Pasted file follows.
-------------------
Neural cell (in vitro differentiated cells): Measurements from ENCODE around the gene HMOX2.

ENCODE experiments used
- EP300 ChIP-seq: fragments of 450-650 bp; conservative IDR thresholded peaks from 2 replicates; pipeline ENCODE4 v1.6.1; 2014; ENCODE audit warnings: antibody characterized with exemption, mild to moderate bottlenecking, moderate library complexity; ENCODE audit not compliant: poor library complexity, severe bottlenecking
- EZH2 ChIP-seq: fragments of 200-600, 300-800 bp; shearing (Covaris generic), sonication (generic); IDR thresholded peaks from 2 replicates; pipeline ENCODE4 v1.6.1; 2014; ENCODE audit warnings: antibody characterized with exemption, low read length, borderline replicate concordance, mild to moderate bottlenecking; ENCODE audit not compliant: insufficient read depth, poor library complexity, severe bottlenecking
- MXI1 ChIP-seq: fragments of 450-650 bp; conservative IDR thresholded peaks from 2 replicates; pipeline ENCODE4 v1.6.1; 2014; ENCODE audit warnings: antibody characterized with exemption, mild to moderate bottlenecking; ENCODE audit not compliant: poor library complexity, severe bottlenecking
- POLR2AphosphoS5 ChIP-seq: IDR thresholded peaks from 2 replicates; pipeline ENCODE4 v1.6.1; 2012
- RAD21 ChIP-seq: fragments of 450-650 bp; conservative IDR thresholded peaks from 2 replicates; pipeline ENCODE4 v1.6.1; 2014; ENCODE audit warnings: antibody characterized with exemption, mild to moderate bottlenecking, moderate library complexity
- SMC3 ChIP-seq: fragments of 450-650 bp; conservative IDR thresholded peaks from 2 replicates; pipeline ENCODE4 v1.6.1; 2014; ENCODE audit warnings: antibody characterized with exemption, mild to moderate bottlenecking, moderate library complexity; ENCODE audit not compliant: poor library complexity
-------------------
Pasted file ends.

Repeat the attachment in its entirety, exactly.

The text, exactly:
Neural cell (in vitro differentiated cells): Measurements from ENCODE around the gene HMOX2.

ENCODE experiments used
- EP300 ChIP-seq: fragments of 450-650 bp; conservative IDR thresholded peaks from 2 replicates; pipeline ENCODE4 v1.6.1; 2014; ENCODE audit warnings: antibody characterized with exemption, mild to moderate bottlenecking, moderate library complexity; ENCODE audit not compliant: poor library complexity, severe bottlenecking
- EZH2 ChIP-seq: fragments of 200-600, 300-800 bp; shearing (Covaris generic), sonication (generic); IDR thresholded peaks from 2 replicates; pipeline ENCODE4 v1.6.1; 2014; ENCODE audit warnings: antibody characterized with exemption, low read length, borderline replicate concordance, mild to moderate bottlenecking; ENCODE audit not compliant: insufficient read depth, poor library complexity, severe bottlenecking
- MXI1 ChIP-seq: fragments of 450-650 bp; conservative IDR thresholded peaks from 2 replicates; pipeline ENCODE4 v1.6.1; 2014; ENCODE audit warnings: antibody characterized with exemption, mild to moderate bottlenecking; ENCODE audit not compliant: poor library complexity, severe bottlenecking
- POLR2AphosphoS5 ChIP-seq: IDR thresholded peaks from 2 replicates; pipeline ENCODE4 v1.6.1; 2012
- RAD21 ChIP-seq: fragments of 450-650 bp; conservative IDR thresholded peaks from 2 replicates; pipeline ENCODE4 v1.6.1; 2014; ENCODE audit warnings: antibody characterized with exemption, mild to moderate bottlenecking, moderate library complexity
- SMC3 ChIP-seq: fragments of 450-650 bp; conservative IDR thresholded peaks from 2 replicates; pipeline ENCODE4 v1.6.1; 2014; ENCODE audit warnings: antibody characterized with exemption, mild to moderate bottlenecking, moderate library complexity; ENCODE audit not compliant: poor library complexity